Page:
I am thrilled to welcome author Kevin R. Doyle. His intriguing guest post is about lessons learned during his 2 ½-week stint guiding sixty students through a fiction writing exercise, not without its zombie moments.
I ended up this school year with, irony intended, a true learning experience. It’s kind of interesting that, having written in an amateur or semi-professional role for nearly thirty years and having taught English (among other subjects) for seventeen of those years, I never took students through a fiction writing exercise. Most of my classes are either strictly literature based or deal with expository writing or speech. However, this year I had sophomores for the first time in several years, and we had about three weeks to go once we’d completed end of the year testing. So we spent the last few weeks writing short stories. I began with a quick lecture as to how stories are classified by length, reviewed the elements of fiction for a few days, and then we proceeded to write.
So what did I learn during the two and a half weeks that my students were hammering away on their stories? Let’s start with the cons:
- It’s really, really hard to get young people away from copy editing during first drafts. So many times one would call me over for help and, a page or two in, they’re worrying over comma placement. Crucial, sure, but not the first time through.
- Young people today are too infatuated with zombies. Again, not a huge surprise, but after a while I did get tired of reading about them. And yes, I did read all of them all the way through.
- As any editor will tell you, someone’s first few attempts at fiction tend to be excruciatingly autobiographical. So much so that I had a couple of students, on their own, coming up with the same plots concerning high school athletes and the big game.
As for the positives? Here’s a few of the main ones:
- Amazingly, in all three sections (about sixty students total) nearly every student got into the project. We had a cart full of laptops in the room, and each day, after going over a few things, they hopped right in. Naturally, I had a few stragglers and goof offs, but for the most part they did okay.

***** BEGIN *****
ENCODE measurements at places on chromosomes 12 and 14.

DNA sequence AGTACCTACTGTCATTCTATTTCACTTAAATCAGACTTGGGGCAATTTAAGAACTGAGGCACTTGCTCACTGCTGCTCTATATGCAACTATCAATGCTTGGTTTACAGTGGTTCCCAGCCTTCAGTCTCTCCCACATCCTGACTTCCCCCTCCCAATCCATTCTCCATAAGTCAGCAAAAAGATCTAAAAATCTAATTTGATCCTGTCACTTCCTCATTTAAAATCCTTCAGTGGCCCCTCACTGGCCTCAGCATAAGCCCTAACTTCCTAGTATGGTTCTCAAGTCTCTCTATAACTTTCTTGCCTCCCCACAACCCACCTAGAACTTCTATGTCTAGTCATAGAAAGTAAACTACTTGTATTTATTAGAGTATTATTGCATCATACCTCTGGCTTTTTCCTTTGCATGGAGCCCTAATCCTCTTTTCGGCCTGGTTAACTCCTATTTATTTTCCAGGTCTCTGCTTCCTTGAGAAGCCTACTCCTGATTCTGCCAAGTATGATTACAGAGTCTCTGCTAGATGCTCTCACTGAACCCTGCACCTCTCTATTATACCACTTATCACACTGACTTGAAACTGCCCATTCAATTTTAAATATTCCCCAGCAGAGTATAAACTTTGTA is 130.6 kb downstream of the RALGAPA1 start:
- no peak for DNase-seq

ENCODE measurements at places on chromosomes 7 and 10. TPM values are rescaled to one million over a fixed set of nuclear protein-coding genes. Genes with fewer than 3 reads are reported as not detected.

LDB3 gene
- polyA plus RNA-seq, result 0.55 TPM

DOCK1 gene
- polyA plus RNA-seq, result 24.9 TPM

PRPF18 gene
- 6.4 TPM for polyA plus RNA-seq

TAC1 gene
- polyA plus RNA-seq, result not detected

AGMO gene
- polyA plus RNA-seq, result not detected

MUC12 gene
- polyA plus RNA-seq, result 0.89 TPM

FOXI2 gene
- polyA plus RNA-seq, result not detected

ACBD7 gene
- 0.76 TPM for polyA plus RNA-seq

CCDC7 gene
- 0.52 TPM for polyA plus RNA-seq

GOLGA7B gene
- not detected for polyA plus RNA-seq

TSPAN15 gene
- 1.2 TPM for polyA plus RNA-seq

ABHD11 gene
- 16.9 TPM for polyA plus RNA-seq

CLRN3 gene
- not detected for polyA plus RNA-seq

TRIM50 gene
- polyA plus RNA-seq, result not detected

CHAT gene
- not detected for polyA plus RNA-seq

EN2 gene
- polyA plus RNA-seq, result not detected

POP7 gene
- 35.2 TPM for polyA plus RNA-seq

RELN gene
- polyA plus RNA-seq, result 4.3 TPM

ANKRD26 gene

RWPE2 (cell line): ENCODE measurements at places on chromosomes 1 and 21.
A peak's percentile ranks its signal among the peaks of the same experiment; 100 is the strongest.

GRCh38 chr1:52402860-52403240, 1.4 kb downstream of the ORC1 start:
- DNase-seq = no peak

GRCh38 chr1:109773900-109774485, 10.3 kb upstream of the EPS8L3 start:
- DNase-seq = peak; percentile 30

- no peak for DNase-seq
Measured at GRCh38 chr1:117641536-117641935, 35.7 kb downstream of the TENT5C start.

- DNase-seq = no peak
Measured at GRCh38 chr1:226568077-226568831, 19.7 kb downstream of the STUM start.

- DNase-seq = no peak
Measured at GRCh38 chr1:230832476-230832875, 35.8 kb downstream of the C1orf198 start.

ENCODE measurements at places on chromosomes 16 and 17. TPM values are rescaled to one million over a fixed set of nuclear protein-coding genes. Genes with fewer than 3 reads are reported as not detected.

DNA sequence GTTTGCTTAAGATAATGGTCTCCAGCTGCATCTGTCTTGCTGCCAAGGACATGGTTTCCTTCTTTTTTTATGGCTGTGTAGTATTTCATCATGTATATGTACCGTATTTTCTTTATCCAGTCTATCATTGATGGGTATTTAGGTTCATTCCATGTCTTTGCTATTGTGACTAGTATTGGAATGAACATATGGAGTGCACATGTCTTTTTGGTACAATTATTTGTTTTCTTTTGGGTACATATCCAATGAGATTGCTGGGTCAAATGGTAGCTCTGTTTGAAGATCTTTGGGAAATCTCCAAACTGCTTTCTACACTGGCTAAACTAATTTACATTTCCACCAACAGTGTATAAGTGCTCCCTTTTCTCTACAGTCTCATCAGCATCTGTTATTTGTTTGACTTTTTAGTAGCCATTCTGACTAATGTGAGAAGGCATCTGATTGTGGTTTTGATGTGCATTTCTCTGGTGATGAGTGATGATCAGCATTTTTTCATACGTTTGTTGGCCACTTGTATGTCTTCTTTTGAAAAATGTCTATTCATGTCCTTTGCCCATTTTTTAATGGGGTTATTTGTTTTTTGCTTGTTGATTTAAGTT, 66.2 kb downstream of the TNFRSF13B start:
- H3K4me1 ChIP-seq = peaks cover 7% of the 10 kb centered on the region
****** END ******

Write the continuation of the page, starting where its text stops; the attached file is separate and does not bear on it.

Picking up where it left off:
- Most of the stories ended up fairly long and complex. The average was around three thousand words. (Made grading them all in about a week rather tough, but worth it.)
- And several, in a few cases kind of surprising to me, came up with intense, well-structured and subtle stories. One in particular had a young teenage girl going to her friend’s funeral, and rather than lay everything out at the beginning, bit by bit over two thousand words the reader follows the protagonist through the course of the day and gradually learns the story of how her young friend died. You never got the full story, there was a fair amount of ambiguity involved, which actually heightened the punch in the final paragraph.
So what did I take away from the experience? For one thing, a fair degree of humility. In some ways, some of the stuff they came up with was actually better than my own fledgling efforts, and I started writing fiction in my twenties. Also, as many of the students commented, the thing they seemed to like best about the work is that subject matter (as long as somewhat school appropriate) was up to them. That sense of liberation seemed to go a long way in propelling them. I’m not sure that would have been ideal earlier in the year, but it fit right in with that end-of-the-year, almost-out-of-here spirit.
But I think the most satisfying thing I took away from the experience was that a fair number of our modern, video-game obsessed, short-attention-span youth, had absolutely no problem with spending days on end furiously, with great concentration, putting thoughts, ideas and words down on paper.
I think that bodes well for the future.
I just don’t want to read about zombies again any time soon.
Bio: A high school teacher and fiction writer living in central Missouri, Kevin R. Doyle has seen his short stories, mainly in the horror and suspense fields, published in over twenty small press magazines, both print and online. In 2012 his first e-book, a mainstream novelette titled One Helluva Gig, was released by Vagabondage Press. In January of 2014 Barbarian Books released his first full-length mystery novel, The Group.
Doyle teaches English and public speaking at a high school in rural Missouri and has taught English, journalism and Spanish at a number of community colleges in both Kansas and Missouri.